Last updated: 06.09.22

Relationship management: the VC way

At Virtual College, we know that creating successful learning design solutions heavily depends on the people involved. The customer, their stakeholders, the learners, as well as our VC team – the relationship manager, project manager and creative team. The relationships between everyone are key to the success of the project, so they must be developed, nurtured and understood.

We caught up with Sarah Cooksedge, one of our relationship managers at Virtual College, to get the lowdown on how we approach the development of these relationships. We talked relationship management principles, skills involved, and the most important things she does to ensure a relationship is a success and that we deliver the project the customer wants.

With many years of building relationships with customers behind her, Sarah was the perfect person to turn to. Her calm, thoughtful responses perfectly capture the spirit of how we build relationships at Virtual College.

How would you define your role as a relationship manager?

To be that key Virtual College connection for the customer, to always be available and prompt with my responses, and to be trusted. I am the go-between between the customers and their needs and requirements, and VC and our needs and requirements. So, yes, that trusted person – that’s how I’d define it.

Which is the hardest of your responsibilities?

Salespeople are generally the ‘can do’ type, so we say ‘yes, we can do that! Yes, we can do that!’. But sometimes you have to stop and think ‘yes, but is that right for my company? It might be right for the customer but is it right for us?’ and that’s a really important thing to think about.

What skills, or secret weapons must a relationship manager have in order to build a successful relationship?

It’s about putting the customer at the heart of everything, and it’s about making time to build that relationship as well as understanding how to build the relationship too. It’s what helps build trust.

So, if possible, I always try and build a relationship on a personal level as well as a business level. I always start my conversations by trying to get to know the customer a little, with comments or questions like ‘Oh I like that wallpaper’, or ‘How was your holiday? Where did you go?’ It’s about being comfortable with each other essentially. Because if you do that, if you build a relationship on a personal level, you’ve got a more personable relationship with somebody and you become more approachable. They then feel they can come to you with question. And I’d say I can do that with about 99% of people. Very occasionally I can’t, but, usually, the majority of people are open to building a relationship on multiple levels.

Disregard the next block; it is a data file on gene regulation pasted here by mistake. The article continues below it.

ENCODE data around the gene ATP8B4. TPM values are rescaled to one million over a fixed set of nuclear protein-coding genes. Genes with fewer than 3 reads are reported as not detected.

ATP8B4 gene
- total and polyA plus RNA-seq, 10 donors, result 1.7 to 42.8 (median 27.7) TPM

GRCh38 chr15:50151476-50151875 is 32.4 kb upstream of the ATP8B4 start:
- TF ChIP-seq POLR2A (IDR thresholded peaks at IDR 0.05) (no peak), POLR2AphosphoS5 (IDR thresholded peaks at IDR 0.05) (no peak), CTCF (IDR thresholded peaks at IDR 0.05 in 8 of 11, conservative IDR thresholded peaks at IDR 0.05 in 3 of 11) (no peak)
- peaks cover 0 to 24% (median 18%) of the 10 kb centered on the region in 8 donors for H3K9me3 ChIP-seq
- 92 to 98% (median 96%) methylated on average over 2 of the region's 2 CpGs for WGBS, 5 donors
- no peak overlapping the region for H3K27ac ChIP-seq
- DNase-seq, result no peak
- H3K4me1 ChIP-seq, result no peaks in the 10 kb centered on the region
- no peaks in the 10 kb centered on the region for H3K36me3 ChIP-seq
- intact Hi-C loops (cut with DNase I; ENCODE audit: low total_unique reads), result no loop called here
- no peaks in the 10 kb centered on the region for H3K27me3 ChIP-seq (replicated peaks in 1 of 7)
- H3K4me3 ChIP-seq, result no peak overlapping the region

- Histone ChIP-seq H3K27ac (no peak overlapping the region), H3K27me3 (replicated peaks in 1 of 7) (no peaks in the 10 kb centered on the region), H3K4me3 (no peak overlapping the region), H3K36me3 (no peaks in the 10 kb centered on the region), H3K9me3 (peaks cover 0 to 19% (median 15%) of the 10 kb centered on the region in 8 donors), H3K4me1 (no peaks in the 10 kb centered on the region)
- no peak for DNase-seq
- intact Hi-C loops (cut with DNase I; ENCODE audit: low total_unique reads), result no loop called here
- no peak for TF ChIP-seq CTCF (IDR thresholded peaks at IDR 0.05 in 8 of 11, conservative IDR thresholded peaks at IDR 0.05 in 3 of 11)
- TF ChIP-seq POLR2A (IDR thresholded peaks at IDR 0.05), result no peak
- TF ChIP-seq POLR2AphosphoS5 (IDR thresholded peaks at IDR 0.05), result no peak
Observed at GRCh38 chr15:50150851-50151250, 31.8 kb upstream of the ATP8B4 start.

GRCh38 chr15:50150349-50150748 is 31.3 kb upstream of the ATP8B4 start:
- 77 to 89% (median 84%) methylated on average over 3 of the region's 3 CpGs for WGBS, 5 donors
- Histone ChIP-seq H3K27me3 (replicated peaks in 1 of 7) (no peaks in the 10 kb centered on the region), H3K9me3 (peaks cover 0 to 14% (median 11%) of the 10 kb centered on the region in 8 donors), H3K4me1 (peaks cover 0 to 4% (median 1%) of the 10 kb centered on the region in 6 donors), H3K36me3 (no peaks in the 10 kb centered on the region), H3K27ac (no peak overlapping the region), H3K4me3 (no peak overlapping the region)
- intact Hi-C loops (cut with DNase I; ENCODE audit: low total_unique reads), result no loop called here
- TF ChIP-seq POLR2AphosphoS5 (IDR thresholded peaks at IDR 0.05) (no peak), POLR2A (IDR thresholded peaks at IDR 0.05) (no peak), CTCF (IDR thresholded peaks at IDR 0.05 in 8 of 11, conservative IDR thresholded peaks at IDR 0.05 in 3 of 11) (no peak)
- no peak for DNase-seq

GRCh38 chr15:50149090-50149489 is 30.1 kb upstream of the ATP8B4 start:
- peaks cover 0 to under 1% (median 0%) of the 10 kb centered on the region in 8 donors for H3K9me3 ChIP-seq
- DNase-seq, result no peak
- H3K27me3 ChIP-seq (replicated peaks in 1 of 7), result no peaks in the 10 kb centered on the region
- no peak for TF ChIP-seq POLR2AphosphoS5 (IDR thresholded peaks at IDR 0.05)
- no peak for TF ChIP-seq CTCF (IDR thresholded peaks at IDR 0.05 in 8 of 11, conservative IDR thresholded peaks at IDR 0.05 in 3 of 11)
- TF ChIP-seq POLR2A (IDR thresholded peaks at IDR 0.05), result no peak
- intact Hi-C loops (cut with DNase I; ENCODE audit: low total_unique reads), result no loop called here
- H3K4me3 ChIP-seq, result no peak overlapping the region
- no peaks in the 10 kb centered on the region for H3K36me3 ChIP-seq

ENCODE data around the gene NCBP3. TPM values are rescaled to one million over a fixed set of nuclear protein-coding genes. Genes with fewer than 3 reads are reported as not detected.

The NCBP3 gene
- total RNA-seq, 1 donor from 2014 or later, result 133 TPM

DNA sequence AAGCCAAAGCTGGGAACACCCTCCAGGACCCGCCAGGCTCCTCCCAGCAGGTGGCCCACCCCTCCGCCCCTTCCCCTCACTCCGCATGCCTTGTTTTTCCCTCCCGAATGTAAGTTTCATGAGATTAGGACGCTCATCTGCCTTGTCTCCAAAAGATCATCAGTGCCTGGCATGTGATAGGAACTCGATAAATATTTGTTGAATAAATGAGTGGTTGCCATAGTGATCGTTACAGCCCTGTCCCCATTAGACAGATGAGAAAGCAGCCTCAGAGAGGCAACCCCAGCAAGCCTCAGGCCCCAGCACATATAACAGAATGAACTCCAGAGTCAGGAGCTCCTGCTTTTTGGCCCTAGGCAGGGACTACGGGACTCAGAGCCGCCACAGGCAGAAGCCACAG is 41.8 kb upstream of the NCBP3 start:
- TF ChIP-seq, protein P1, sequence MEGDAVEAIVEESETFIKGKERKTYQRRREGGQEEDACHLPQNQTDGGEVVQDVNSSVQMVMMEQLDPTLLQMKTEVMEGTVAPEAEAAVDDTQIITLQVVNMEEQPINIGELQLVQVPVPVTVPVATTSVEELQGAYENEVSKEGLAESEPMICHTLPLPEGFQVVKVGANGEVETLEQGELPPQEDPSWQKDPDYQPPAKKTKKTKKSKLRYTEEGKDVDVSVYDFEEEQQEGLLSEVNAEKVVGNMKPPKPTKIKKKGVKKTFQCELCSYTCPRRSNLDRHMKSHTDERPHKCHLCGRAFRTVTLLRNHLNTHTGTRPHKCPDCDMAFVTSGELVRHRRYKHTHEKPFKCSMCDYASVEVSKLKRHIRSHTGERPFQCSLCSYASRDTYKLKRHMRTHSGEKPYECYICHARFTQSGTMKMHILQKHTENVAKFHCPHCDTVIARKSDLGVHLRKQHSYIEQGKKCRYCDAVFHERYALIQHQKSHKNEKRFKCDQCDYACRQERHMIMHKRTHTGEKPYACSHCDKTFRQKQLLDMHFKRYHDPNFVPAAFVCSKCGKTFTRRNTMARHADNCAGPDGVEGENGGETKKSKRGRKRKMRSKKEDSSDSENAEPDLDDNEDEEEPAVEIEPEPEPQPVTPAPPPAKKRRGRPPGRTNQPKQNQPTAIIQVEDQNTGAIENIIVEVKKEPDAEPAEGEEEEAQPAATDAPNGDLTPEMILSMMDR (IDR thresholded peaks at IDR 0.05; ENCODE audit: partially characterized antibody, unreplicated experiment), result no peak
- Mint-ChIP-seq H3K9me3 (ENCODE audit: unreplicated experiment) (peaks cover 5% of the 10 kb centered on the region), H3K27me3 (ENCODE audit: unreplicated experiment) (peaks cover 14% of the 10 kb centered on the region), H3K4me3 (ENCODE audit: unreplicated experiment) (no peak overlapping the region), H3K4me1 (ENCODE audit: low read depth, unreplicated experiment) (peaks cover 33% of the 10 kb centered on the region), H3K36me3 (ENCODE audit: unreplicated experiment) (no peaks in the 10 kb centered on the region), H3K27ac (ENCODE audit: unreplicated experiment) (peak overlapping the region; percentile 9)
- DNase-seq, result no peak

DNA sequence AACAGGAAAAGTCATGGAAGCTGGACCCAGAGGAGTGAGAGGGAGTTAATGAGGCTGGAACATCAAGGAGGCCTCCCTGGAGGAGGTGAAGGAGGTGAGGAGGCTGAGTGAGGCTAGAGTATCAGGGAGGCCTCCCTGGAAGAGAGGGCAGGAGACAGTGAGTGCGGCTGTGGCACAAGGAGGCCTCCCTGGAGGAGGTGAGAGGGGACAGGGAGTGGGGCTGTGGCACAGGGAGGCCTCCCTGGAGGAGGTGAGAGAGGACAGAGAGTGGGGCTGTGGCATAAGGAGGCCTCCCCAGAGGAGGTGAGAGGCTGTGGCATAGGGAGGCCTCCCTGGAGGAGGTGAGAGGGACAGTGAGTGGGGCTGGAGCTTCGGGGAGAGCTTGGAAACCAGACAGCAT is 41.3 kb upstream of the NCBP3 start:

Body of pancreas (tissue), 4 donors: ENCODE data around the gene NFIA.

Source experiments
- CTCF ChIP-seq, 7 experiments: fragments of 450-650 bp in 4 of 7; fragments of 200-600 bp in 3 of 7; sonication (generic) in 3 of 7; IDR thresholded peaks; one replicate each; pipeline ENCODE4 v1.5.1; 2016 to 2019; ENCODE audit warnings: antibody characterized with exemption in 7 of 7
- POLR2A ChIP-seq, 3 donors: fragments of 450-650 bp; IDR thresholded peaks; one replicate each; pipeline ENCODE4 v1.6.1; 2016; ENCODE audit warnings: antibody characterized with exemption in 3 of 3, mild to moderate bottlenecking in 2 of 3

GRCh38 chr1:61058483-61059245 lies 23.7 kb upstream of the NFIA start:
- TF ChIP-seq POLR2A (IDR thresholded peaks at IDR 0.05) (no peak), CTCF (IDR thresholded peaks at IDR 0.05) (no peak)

It’s also important to build the trust early on in a relationship, and that’s about being available for your customer. You prioritise their emails and phone calls so they know they’re in safe hands. Normally they’re handing over a large sum of money, so they need to feel that it’s going to the right place and will be treated in the right way.

How do you make the time if you’ve got lots of different projects on?

I always schedule in the next meeting. Most projects have a regular catch-up meeting between the relationship manager and all the component parts of the project, such as the project manager, maybe someone from the design team and the customer and their stakeholders. So, you have to make sure these meetings are in your calendar and that you prioritise them.

What are your relationship management principles?  

Again, making a personal connection with people. But also, absolutely taking ownership of any problems or issues that arise – that is absolutely crucial. So, that means taking ownership of the situation and doing your damndest to solve it for the good of both parties.

When it comes to this – it’s almost as if the buck stops with you. You are the main contact for the company. The customer will work with different teams but when it boils down to it, you’re like the golden thread that runs through the project. Other people from different teams will come in and out, and obviously you don’t do the work that they do, but you are the consistent presence.

It’s also crucial to understand the project. You need to take the time to do that. It’ll also help you to articulate any issues and problems between teams or the companies concerned, which is something else you need to be able to do well as a relationship manager.

How does a relationship manager go about working with the other VC teams?

The team is absolutely crucial. It is all about teamwork and understanding what everyone has to do, and that works really well at VC. We’re very good at working cross function. We’ve got to be seen to be singing from the same hymn sheet, so collaboration is essential.

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You are the main contact for the company. The customer will work with different teams but when it boils down to it, you’re like the golden thread that runs through the project.
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Sarah Cooksedge

How do you approach taking over someone else’s project? For example, how does it work if a colleague has left and you’re taking over as relationship manager?